One of the tough things about linear algebra is that it is just so damn useful for so many people that courses end up having a lot of compromises. And because of its pervasiveness, there are several good perspectives from which one should view the material.
For example, it's one of the first math courses to really teach algorithmic thinking. It's amazing to me just how much of elementary linear algebra you can prove just with Gaussian elimination. Various modifications of the classical algorithm are used to solve some heavy duty real world problems. Another example (although not so pervasive as Gaussian elimination) is the Gram-Schmidt process.
But I understand completely where you are coming from. Linear algebra is not just a set of tools to compute certain things -- it's a whole new way of thinking. To me, linear algebra makes a lot of sense when you think of it as capturing some basic ideas of geometry. Given an inner product, you have some very natural notions -- spheres, lines, hyperplanes, ellipsoids, etc. Linear transformations can be naturally thought of as geometric operations -- shears, rotations, inversions, etc. Some of the structure theorems for linear transformations have a geometric interpretation. One interpretation of the spectral theorem is if you have a symmetric operator A on a finite dimensional real vector space then this gives you a quadratic form f(t) = <t,At>. This function, restricted to the unit sphere, takes on a maximum value f(p) for some p, and it turns out that p is an eigenvector of A with eigenvalue f(p) (which is in fact the largest eigenvalue). You can get the next eigenvalue/eigenvector pair by considering the same maximization problem restricted to the orthogonal complement of f(p), and then keep repeating this, etc. This really blew my mind the first time I saw it, I'm pretty sure it's in Lang's Linear Algebra book. Another example of geometry coming in is the SVD... given any linear transformation, the image of a unit sphere under this transformation is an ellipsoid, and the lengths of the principal semi-axes are the singular values. Check wikipedia for the rest.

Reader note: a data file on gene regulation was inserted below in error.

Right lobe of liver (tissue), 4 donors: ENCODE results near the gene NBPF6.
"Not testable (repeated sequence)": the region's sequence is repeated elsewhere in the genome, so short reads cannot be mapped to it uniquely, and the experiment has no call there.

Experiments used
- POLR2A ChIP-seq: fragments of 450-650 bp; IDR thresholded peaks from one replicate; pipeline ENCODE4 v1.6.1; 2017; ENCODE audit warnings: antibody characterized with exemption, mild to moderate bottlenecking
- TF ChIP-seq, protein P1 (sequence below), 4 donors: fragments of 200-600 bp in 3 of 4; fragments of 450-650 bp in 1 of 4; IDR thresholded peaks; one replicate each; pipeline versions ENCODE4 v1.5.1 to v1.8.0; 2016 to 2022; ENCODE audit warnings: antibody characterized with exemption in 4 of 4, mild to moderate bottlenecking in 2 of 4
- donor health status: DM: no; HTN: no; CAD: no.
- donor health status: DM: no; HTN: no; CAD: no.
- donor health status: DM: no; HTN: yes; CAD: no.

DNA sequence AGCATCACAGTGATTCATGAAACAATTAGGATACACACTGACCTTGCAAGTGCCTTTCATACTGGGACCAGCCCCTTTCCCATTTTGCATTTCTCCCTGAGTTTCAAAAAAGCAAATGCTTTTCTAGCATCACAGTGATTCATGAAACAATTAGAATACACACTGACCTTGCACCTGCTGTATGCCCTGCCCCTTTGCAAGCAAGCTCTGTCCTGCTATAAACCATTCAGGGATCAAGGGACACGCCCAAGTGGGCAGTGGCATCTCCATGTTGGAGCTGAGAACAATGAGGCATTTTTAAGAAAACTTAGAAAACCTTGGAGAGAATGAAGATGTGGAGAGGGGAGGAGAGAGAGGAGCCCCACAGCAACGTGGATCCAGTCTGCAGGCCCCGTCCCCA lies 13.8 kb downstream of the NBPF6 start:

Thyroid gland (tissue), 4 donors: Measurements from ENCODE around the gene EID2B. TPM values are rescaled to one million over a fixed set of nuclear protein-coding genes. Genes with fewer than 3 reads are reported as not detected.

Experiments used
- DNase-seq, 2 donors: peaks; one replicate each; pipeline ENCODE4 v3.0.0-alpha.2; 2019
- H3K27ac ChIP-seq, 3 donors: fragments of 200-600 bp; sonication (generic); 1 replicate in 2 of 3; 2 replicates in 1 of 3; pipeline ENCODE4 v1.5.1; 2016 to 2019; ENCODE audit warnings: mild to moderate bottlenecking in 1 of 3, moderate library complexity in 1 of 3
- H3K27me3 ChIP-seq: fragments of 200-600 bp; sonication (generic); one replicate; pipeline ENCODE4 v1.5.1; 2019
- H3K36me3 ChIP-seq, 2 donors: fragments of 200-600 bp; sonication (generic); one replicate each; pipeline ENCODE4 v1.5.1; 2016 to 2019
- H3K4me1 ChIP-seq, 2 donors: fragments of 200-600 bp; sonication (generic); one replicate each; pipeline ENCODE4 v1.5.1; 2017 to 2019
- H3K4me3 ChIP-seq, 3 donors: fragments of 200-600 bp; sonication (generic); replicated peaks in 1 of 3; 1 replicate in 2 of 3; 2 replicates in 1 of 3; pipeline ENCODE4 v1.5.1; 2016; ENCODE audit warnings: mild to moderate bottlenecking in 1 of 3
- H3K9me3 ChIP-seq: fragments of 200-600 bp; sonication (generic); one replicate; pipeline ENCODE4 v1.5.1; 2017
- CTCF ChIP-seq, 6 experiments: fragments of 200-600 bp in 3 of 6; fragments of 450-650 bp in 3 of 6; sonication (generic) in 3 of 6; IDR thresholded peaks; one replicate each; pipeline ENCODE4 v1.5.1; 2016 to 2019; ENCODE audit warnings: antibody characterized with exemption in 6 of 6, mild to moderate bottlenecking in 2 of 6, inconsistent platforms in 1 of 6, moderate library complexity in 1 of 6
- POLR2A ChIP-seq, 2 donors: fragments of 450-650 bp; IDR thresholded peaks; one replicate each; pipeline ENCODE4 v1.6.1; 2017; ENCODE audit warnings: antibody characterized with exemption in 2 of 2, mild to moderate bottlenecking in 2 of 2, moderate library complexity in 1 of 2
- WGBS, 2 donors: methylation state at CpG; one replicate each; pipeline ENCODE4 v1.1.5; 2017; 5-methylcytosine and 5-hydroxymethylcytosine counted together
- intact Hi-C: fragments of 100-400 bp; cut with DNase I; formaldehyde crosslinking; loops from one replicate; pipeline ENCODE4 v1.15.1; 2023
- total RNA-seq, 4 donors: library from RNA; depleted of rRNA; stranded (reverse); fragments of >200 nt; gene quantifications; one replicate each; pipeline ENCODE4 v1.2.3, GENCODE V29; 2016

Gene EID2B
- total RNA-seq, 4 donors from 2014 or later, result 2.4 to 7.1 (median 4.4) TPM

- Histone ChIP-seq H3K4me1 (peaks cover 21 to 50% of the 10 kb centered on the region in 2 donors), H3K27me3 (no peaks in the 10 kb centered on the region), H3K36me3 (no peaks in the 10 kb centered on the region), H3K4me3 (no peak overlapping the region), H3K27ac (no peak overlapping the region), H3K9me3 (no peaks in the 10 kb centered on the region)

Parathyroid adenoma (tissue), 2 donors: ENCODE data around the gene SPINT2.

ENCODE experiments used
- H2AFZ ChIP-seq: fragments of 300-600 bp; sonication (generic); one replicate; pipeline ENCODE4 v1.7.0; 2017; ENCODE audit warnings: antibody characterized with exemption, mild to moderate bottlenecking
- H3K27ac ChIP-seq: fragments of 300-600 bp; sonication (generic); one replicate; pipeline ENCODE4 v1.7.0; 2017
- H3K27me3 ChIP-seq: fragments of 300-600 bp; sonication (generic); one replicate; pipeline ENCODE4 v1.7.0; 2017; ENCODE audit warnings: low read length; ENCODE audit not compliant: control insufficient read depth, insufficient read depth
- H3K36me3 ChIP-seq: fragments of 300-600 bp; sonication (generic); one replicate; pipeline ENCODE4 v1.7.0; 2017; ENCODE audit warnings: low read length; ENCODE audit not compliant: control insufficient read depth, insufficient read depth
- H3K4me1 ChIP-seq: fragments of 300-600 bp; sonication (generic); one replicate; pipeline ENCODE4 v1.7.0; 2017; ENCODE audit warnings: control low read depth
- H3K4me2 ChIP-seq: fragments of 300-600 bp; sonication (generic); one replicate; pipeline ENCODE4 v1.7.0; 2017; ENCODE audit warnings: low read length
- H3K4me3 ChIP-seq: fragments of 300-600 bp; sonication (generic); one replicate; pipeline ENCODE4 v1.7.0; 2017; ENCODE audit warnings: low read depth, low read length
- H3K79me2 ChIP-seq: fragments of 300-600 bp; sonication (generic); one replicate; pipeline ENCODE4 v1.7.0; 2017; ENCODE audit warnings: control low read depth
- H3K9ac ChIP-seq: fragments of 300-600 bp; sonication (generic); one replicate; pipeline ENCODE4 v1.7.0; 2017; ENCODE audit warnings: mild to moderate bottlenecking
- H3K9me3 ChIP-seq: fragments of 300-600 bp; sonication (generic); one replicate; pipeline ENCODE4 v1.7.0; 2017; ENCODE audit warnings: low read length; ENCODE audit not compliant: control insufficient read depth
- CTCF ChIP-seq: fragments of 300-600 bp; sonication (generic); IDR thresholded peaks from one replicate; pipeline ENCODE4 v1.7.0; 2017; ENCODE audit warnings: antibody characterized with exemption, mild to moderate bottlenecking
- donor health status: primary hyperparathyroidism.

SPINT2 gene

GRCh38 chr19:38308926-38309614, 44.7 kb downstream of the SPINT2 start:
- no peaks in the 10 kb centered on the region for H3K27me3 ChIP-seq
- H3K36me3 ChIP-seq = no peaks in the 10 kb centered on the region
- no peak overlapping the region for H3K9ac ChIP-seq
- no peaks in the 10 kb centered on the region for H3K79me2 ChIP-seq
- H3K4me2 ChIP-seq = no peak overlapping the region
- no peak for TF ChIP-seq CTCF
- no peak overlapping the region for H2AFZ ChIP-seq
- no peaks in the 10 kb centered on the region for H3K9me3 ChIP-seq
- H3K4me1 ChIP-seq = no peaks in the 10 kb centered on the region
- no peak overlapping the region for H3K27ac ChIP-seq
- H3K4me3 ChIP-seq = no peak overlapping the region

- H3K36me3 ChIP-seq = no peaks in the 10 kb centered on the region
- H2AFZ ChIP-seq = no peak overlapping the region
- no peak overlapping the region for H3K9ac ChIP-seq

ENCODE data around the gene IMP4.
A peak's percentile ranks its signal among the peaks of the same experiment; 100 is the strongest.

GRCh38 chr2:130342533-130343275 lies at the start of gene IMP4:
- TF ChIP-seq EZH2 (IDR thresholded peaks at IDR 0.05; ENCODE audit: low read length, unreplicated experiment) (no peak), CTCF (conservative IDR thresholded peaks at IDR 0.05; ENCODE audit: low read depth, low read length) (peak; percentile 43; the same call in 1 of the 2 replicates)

As for your remark about linear functionals, I'll chime in and say that one can naturally think of them as somehow measuring something. For example, the Riemann integral over some fixed set is a linear functional (on the vector space of riemann integrable functions). For a slightly different example, the Riesz representation theorem says that in any Hilbert space (complete inner product space. In finite dimensions, real or complex vector space have such a structure) a linear functional is of the form f(x) = <x,y> for some vector y, and intuitively you can imagine this as measuring (up to some scalar) the magnitude of vectors in the direction of y.